Some physicians categorize all forms of epilepsy as "focal epilepsy" when the electroencephalogram displays a focal abnormality, regardless of the clinical manifestations of the attack. Many authors classify psychomotor epilepsy as "focal epilepsy" because most patients with this type of epileptic -disorder present electroencephalographic aberrations, usually spikes, limited to the anterior temporal area of the brain. Other physicians designate clinical generalized major-motor (grand-mal) epilepsy as "focal epilepsy" when the electroencephalogram exhibits unilateral electric discharges.
The term "Jacksonian" is used very loosely in the medical literature, and many patients who experience focal major-motor seizures of the clonic type are classified as having "Jacksonian" seizures. A typical Jacksonian seizure is one that commences with clonic movements of one part of the body (the hand, for example) that rapidly spread to involve that entire side of the body. The clonic movements then spread in a similar fashion on the other side of the body and finally terminate in a generalized convulsion of the grand-mal type. During the interval when the convulsive motions are spreading over the body, the patient usually maintains consciousness. When the seizure becomes generalized, however, the patient loses consciousness, just as with other types of generalized major-motor seizures. It has been our experience that true Jacksonian seizures are rarely encountered in children.
Gastaut3 has recommended that epileptic seizures be classified into four groups: (1) partial seizures or seizures beginning locally with elementary or complex symptoms - includes Jacksonian and psychomotor seizures; (2) generalized seizures (bilaterally symmetric or without local onset) - includes grand-mal, petit-mal, and myoclonic seizures; (3) unilateral or predominantly unilateral seizures; and (4) unclassified seizures - includes all seizures that cannot be classified because of inadequate or incomplete data. This categorization forms the basis for the almost interminable list of seizure types and patterns that comprise the International Classification of Epileptic Seizures.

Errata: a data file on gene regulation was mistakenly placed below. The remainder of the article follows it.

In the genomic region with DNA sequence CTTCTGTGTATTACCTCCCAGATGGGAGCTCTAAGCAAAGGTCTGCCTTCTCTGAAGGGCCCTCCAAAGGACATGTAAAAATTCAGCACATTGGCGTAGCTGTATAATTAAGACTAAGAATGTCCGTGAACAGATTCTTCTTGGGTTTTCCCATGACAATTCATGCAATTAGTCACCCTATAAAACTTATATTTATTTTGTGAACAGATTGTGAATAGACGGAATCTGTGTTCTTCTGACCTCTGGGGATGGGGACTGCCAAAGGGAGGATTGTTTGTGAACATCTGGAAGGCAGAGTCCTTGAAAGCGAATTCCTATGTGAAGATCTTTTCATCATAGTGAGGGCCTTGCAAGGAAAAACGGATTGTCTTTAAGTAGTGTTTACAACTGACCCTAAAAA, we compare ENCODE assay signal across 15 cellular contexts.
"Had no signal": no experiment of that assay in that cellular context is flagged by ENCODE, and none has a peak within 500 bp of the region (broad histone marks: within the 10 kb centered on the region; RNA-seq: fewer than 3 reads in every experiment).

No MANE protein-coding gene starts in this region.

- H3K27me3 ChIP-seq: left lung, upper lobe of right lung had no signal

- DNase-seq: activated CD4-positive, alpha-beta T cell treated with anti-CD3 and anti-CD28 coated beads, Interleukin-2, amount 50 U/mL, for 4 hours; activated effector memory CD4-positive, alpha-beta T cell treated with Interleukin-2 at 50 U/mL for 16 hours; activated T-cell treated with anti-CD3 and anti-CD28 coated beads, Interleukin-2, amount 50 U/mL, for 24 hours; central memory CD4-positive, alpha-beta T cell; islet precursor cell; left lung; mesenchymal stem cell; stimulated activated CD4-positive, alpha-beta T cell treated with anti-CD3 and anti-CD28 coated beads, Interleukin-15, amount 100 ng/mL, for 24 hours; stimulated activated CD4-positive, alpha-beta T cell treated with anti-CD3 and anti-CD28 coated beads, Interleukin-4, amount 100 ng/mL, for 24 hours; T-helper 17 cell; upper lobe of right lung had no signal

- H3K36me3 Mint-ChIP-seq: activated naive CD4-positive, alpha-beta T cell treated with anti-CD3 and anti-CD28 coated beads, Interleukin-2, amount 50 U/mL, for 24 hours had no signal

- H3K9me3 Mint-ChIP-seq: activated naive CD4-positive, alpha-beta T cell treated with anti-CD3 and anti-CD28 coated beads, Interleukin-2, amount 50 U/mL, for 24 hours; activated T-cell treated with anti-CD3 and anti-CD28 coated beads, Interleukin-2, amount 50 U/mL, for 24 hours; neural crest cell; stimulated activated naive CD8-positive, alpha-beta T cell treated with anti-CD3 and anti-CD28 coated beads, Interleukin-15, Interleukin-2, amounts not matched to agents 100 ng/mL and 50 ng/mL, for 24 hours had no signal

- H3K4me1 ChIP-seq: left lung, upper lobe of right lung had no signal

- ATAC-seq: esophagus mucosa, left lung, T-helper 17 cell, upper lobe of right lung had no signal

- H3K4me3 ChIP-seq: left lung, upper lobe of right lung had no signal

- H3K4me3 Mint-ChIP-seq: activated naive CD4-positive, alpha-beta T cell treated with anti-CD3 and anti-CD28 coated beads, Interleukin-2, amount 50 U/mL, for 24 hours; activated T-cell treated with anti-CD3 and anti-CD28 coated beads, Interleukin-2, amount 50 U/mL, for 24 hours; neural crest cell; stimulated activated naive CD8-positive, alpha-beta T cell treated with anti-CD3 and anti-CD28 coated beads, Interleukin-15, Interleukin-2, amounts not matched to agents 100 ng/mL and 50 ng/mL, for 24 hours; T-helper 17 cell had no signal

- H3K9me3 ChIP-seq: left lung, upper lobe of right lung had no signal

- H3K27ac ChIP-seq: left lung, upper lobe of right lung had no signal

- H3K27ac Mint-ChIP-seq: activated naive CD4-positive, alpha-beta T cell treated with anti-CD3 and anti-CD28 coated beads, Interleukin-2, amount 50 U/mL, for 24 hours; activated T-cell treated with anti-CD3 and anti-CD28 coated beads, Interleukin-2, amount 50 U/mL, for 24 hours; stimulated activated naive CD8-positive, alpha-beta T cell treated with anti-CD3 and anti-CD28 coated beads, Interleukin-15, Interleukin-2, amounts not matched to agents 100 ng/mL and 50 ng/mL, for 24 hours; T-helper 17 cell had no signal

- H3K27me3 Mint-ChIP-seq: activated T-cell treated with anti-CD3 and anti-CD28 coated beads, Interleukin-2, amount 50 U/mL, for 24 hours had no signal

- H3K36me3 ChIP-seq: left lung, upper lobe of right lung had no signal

The difficulties associated with the formulation of a useful classification of epileptic seizures have been aptly described by Marsden.4 A number of nosologic presentations with modifications have been proposed by the International League Against Epilepsy3,5 as an endeavor to secure worldwide uniformity in the terminology of seizure patterns. These international classifications have been accepted by some neurologists and academicians but have not been adopted by most clinicians.
The prime purpose of any classification is to serve as a guide to treatment and prognosis. Experience has demonstrated that the International Classification is by and large inappropriate6 and unnecessarily elaborate7 for clinical practice. And so in this article we are using the simple and familiar designations that are clinically meaningful. This classification is a purely pragmatic one, based on direct clinical observations and electroencephalographic studies of some 32,000 epileptic patients, predominantly children, who have been evaluated in our clinic during the past 43 years.
MAJOR-MOTOR (GRAND-MAL) EPILEPSY